The Hitman’s Bodyguard is an undemanding and amusing action comedy if you’re in the mood

The Hitman’s Bodyguard (2017) – Film Review

The Hitman's Bodyguard - film poster 2017

The Hitman’s Bodyguard – film poster 2017

There’s a moment in this film when Ryan Reynolds bemoans the fact that Samuel L Jackson has ruined a certain curse word which he is famous for.

Of course, Jackson uses that word – and a multitude of others – liberally throughout the film and the key to enjoying this is liking Jackson in full Pulp Fiction mode while Reynolds does a lower key Deadpool while being his exasperated straight man.

Buddy movies are increasingly rare these days, and The Hitman’s Bodyguard is a brave attempt to elevate what looks like straight-to-DVD action fodder into an entertaining rehash of Midnight Run.

Director Patrick Hughes (Expendables 3) proves he can do action but there must have been some budgetary constraints as there’s quite a lot of rather obvious CGI going on especially towards the end of this action comedy where the budget couldn’t stretch to the stunts that Hughes clearly wanted.

The basic premise is that Ryan Reynolds (Deadpool) is Michael Bryce, a “triple-A executive protection agent” who has to make sure that Darius Kincaid (Samuel L. Jackson, Hateful Eight) – a hitman with evidence which could send an Eastern European dictator to jail if he arrives alive in Amsterdam to testify against him on time.

Bryce is a high tech stickler for detail and rules, while Kincaid is much more old fashioned, freeform and emotional.

Both hate each other with a passion, with Kincaid having tried to kill Bryce on several occasions over the years, but this time Bryce has to make sure Kincaid gets to court on time alive to testify.

And they have to spend an entire day bickering with each other (and unforgettably singing) as they go on a foul mouthed road trip while fending off many bad guys.

This sort of film is usually over and done with in 95 minutes, roughly the same amount of time accorded to The Dark Tower which is also out this weekend.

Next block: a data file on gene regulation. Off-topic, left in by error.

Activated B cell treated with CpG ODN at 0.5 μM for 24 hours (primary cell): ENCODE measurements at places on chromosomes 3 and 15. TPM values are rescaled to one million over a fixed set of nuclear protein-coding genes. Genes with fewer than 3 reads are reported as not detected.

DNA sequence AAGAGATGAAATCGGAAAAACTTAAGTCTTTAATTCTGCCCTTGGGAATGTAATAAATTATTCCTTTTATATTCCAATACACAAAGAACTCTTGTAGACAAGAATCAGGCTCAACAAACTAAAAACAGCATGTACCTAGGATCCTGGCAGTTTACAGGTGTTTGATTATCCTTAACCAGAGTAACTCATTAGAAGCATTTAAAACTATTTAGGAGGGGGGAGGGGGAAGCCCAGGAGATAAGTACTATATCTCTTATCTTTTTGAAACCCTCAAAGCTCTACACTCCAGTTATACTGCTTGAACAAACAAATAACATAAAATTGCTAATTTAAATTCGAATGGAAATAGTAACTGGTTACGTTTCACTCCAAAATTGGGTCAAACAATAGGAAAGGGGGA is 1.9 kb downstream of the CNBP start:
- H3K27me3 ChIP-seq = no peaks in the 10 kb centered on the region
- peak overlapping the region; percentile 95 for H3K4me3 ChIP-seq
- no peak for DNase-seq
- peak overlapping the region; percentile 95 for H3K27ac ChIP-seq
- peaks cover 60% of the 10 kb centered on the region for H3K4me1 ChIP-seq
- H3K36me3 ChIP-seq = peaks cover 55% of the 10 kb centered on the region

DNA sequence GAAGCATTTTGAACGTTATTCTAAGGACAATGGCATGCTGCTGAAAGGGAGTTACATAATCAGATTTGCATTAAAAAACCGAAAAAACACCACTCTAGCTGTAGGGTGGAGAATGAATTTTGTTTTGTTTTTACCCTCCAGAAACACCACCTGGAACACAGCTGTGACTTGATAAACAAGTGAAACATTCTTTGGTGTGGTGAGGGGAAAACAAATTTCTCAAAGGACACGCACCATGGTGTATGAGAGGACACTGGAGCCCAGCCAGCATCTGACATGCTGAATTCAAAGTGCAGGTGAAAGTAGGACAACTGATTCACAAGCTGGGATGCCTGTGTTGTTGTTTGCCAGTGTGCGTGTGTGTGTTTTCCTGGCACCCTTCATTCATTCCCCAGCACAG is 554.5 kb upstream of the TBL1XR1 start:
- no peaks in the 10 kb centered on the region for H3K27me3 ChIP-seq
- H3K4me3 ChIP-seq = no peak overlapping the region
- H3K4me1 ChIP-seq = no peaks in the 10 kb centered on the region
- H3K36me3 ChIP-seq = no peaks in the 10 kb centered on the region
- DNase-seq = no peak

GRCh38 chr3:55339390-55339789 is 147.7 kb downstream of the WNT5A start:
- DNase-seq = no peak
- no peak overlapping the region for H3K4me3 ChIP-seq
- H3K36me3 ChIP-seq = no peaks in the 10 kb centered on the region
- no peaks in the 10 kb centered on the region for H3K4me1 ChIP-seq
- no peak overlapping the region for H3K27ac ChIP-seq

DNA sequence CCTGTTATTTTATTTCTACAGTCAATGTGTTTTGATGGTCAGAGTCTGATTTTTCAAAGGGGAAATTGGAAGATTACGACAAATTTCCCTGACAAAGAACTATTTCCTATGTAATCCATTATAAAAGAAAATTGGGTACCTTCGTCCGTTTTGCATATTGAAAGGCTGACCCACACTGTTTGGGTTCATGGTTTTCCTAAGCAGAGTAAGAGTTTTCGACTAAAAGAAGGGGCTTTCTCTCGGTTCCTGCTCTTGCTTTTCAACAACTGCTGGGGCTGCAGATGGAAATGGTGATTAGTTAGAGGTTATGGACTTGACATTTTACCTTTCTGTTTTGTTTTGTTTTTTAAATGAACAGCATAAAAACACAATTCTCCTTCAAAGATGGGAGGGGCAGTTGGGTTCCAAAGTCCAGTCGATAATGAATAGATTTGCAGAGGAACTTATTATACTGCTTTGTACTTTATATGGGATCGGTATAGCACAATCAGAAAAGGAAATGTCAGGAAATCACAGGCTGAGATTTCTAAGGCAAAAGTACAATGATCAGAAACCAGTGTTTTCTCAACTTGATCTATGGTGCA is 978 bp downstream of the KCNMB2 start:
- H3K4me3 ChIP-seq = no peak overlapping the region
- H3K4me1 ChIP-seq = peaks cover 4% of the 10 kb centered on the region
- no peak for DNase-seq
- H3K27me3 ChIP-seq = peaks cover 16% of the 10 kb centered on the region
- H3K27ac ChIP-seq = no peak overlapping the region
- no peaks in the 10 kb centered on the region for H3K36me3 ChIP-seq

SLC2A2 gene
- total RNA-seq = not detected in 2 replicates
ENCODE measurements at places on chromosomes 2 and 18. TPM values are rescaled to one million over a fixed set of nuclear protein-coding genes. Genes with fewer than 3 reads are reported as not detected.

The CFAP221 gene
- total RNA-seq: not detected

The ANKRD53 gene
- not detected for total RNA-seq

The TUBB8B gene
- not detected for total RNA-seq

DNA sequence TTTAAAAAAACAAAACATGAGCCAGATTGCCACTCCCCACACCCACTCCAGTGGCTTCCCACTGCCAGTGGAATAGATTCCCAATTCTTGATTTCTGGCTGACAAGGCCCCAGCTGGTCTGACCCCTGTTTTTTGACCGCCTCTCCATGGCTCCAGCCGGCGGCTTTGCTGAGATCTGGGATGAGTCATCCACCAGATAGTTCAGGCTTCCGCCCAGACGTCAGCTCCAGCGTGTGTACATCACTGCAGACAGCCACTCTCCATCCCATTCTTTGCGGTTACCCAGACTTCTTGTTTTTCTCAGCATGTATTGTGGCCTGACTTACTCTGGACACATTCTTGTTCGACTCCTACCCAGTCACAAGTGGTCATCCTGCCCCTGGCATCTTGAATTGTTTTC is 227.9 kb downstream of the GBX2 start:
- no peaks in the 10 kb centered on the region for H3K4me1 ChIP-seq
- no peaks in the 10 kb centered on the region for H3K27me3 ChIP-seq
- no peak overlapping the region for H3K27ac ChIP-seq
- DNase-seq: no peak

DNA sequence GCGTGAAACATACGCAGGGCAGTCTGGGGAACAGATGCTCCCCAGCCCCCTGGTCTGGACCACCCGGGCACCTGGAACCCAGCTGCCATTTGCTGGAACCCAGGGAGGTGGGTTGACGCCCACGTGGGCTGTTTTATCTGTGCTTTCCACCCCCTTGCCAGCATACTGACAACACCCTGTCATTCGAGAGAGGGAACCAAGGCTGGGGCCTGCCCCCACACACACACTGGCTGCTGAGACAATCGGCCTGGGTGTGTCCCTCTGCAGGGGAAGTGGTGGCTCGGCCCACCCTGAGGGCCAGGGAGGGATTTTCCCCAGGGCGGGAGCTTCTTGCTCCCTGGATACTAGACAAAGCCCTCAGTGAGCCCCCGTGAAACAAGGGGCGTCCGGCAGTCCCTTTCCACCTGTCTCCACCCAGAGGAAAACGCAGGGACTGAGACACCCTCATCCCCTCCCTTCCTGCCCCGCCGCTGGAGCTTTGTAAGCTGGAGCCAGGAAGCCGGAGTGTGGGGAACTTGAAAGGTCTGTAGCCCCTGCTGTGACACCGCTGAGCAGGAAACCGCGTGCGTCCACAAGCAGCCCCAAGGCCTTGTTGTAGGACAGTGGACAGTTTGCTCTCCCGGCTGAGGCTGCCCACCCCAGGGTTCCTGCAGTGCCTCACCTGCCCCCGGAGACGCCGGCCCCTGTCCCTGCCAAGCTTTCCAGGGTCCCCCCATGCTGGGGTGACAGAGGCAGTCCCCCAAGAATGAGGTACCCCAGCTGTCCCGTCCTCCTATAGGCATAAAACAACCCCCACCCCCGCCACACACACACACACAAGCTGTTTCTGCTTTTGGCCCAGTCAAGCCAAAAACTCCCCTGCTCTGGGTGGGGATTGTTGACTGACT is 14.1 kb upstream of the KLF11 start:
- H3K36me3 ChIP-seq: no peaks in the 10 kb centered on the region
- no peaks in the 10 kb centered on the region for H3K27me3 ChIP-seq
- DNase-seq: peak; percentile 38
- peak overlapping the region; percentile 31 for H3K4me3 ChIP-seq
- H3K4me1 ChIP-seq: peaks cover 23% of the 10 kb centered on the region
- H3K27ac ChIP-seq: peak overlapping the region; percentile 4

The Hitman’s Bodyguard spends an extra half hour trying out some character moments and backstory

The Hitman’s Bodyguard gets an extra half hour to sling in some character moments and backstory which only lightly sketch the main characters out – any opportunity to give their love interests more screen time wasn’t taken up and the pacing suffers when the film gets too talky.

Elodie Yung (Amelia Roussel, Bryce’s ex-girlfriend) barely showed up in the film while Salma Hayek (Sonia, Kincaid’s wife) was merely given an eye opening (and foul mouthed) series of tirades set mainly in a prison cell.

It’s sad, then, that we didn’t see more of Hayek or of Kincaid’s briefly touched upon back story – Bryce’s backstory is a little flat – and we have another appearance from multi genre 80s music in a strangely unfocused way.

Wasted opportunities, then, but we do get some serious scenery chewing from Gary Oldman as ex-Belorussian president Vladislav Dukhovich who is up in for trial in the Hague for War Crimes.

Oldman is in full villain mode and he sends legions of Eastern European bad guys to try and kill our heroes as they try to make their way towards Amsterdam from Manchester in 27 hours.

Cue some travelling, bickering, bromance, and a very nice advert for a weekend break in the Netherlands, despite the excessive use of rocket launchers, car/bike/boat chases, machine guns and an inventive battle through some shops in the Dutch capital.

The plot is nothing to write home about and the action is limited by the budget but the presence of Reynolds and Jackson plus a script which plays to their strengths means this film does manage to rise above the action fodder it could have been – Atomic Blonde did better last week with its limited budget although admittedly Reynolds and Jackson have charisma to spare.

My screening certainly contained plenty of people who were entertained by the bickering.


The Hitman’s Bodyguard (15; strong language, bloody violence; 118 minutes)

Cast includes: Ryan Reynolds, Salma Hayek, Samuel L. Jackson, Gary Oldman, Elodie Yung, Richard E. Grant

Summary: THE HITMAN’S BODYGUARD is an action comedy in which an elite bodyguard is forced to accompany a fugitive killer on a trip across Europe, pursued by rival criminals and authorities.

Rating: *** (Utterly ridiculous and too long but if you’re in the mood for a brainless action flick with some laughs you could do worse than give this film a try.)